Unformatted text preview: tive epidermal melanocytes are also HES1‐positive, indicating they are not terminally differentiated. In summary, it seems that epidermal melanocytes are not all terminally differentiated and similar to those in the hair follicle they exhibit variable differentiation status, with a persistent PAX3 expression. Melanocytes in the ORS of the hair follicle are mostly PAX3 and MITF‐positive and not all are fully differentiated (23.7% HES1‐positive, 61.5% MLANA‐positive). In the matrix of the hair bulb the number of PAX3‐positive melanocytes is lower (around 65%), with only a small proportion still showing a less differentiated phenotype (10.5% HES1‐
positive and 36% MLANA‐positive). Epidermal PAX3‐positive melanocytes show a 69 Chapter III – Medic and Ziman, 2010 similar profile to those in the ORS (27.9% HES1‐positive, 62% MLANA‐positive). Interestingly, there are a similar number of MLANA‐positive (but PAX3‐negative) melanocytes in the epidermis (30.5%) and the hair matrix (40%), in contrast to the ORS where such cells are rare (3.9%). PAX3 expression seems to correlate with undifferentiated (co‐expressing HES1 and MITF) and differentiating (co‐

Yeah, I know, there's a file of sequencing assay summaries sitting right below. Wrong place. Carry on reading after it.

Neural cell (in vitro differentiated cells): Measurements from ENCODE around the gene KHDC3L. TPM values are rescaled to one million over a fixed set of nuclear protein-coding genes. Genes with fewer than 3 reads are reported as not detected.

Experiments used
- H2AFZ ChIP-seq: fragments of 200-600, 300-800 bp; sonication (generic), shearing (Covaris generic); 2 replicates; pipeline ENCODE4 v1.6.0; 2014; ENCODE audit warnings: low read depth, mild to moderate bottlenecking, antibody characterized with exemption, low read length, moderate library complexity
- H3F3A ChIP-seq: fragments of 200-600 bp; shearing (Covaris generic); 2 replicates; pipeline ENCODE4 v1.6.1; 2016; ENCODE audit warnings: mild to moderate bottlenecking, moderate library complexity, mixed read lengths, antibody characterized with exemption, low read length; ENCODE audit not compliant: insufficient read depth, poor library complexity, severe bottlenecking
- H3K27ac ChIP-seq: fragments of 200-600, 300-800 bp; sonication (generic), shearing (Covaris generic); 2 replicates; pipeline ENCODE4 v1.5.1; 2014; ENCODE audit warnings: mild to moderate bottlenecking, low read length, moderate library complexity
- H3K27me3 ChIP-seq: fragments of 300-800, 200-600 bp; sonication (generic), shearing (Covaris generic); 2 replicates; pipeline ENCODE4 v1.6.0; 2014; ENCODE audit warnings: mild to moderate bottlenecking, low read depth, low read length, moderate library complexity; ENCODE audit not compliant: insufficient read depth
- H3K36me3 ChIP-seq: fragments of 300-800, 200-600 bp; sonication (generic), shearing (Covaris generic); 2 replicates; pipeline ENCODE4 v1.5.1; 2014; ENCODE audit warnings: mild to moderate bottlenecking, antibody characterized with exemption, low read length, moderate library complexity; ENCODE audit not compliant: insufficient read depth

expressing MLANA and MITF) cells, whereas it might be diminished in terminally differentiated cells (PAX3‐negative but MLANA or MITF‐positive) that are further along the continuum of differentiation. It is possible that PAX3 is involved in maintenance of melanocyte “stemness”, at least while they are migrating towards their destination, either in the hair follicle or the epidermis. PAX3 in apoptosis It is also very likely that PAX3 is involved in keeping melanocytes alive, since three quarters of epidermal and more than half ORS and matrix PAX3‐positive melanocytes show expression of the PAX3 target, antiapoptotic BCL2L1. PAX3 is previously reported as an antiapoptotic regulator in tumours, including melanoma [28,155,156,160‐162]. Several known antiapoptotic factors, such as tumour suppressors p53, PTEN and BCL2L1, are invol...
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